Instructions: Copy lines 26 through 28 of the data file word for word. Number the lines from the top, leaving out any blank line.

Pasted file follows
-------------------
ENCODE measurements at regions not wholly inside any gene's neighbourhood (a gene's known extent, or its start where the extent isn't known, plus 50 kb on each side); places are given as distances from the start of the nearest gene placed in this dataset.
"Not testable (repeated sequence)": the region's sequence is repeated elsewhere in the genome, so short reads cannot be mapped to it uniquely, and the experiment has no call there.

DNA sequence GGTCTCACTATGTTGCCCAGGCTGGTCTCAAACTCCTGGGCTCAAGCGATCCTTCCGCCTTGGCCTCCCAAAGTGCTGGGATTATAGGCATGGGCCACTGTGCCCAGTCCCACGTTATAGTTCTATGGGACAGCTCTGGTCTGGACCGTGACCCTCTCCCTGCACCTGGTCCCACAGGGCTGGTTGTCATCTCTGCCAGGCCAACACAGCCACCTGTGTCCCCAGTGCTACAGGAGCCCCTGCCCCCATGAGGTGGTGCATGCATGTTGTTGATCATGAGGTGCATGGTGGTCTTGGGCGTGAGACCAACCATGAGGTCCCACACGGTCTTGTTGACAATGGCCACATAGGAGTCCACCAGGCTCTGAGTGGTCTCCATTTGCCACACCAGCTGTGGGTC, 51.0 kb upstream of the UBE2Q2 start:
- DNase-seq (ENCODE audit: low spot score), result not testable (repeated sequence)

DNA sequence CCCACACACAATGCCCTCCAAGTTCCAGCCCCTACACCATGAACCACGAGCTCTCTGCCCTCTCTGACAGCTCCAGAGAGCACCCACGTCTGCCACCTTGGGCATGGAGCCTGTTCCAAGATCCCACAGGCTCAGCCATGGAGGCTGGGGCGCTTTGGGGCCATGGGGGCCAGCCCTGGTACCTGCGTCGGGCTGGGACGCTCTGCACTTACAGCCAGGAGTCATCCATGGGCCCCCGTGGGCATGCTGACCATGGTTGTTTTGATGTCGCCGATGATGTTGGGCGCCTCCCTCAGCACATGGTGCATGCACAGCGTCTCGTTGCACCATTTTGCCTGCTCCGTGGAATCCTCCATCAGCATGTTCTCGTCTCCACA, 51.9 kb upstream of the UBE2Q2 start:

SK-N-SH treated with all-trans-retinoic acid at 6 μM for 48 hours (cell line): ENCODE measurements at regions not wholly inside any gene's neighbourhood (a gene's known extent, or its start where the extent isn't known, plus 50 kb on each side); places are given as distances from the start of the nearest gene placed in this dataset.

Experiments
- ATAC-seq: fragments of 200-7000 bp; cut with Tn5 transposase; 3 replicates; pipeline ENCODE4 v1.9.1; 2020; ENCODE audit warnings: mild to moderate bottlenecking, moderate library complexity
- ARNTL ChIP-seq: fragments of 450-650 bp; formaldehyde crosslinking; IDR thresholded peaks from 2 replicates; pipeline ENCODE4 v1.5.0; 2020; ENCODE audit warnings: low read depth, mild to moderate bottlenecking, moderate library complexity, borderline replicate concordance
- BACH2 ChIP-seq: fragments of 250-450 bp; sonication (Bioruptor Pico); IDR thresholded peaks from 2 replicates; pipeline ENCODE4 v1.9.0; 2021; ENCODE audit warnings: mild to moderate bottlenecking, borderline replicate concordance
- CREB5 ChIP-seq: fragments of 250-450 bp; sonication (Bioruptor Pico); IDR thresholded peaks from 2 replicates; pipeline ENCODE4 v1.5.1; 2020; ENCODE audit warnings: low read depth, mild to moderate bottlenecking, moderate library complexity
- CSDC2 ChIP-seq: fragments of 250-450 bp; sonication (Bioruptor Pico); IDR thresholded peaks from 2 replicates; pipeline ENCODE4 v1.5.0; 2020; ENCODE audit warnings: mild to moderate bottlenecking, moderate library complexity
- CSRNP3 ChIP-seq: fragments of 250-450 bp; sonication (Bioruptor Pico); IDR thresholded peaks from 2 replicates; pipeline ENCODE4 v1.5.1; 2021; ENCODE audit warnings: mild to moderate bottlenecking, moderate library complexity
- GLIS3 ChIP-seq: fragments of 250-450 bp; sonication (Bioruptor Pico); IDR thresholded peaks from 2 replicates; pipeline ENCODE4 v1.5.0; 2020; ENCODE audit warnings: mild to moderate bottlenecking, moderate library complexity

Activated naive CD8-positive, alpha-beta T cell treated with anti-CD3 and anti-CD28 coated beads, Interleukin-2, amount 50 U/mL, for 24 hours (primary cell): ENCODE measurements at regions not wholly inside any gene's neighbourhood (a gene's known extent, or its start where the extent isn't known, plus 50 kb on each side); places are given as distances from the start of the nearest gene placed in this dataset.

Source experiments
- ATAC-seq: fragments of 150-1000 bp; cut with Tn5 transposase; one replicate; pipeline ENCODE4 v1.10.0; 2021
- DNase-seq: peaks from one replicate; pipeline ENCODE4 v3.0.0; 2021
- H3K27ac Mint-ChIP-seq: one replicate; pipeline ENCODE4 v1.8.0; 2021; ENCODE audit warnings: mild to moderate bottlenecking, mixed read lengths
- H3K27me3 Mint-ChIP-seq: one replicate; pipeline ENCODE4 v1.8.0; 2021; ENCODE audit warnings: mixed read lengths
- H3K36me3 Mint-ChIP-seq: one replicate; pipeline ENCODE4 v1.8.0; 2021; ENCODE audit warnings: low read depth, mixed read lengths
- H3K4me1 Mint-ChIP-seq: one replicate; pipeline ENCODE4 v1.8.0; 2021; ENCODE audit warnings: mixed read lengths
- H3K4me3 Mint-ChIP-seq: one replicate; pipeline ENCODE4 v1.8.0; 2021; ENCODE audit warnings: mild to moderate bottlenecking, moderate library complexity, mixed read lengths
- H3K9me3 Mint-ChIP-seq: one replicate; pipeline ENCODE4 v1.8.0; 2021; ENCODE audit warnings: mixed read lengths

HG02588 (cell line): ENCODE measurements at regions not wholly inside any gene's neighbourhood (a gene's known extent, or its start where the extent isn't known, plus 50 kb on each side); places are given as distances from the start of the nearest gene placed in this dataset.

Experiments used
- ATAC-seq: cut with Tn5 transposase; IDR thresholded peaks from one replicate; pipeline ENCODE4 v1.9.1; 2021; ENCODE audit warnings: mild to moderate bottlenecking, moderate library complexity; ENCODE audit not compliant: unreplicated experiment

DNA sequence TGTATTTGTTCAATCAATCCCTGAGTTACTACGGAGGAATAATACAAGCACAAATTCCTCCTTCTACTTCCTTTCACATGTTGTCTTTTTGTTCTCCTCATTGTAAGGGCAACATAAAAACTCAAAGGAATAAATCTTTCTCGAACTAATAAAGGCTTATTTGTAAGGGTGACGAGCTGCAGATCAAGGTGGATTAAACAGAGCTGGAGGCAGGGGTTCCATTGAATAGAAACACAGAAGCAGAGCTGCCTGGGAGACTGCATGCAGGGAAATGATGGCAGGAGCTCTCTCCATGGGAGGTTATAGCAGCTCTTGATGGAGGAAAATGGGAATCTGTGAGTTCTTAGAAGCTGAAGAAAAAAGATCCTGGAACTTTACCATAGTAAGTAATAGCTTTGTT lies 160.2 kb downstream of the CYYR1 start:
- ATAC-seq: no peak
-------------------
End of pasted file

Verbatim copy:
Experiments used
- ATAC-seq: cut with Tn5 transposase; IDR thresholded peaks from one replicate; pipeline ENCODE4 v1.9.1; 2021; ENCODE audit warnings: mild to moderate bottlenecking, moderate library complexity; ENCODE audit not compliant: unreplicated experiment

DNA sequence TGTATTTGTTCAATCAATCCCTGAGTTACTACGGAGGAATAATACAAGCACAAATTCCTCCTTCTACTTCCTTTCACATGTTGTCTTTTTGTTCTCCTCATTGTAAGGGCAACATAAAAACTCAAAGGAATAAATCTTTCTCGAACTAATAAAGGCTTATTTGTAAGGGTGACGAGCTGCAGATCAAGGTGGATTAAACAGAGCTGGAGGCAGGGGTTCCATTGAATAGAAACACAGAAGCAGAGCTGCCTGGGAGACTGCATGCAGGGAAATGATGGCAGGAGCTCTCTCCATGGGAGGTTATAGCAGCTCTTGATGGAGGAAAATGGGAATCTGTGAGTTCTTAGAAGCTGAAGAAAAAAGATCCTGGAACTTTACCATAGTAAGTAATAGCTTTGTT lies 160.2 kb downstream of the CYYR1 start: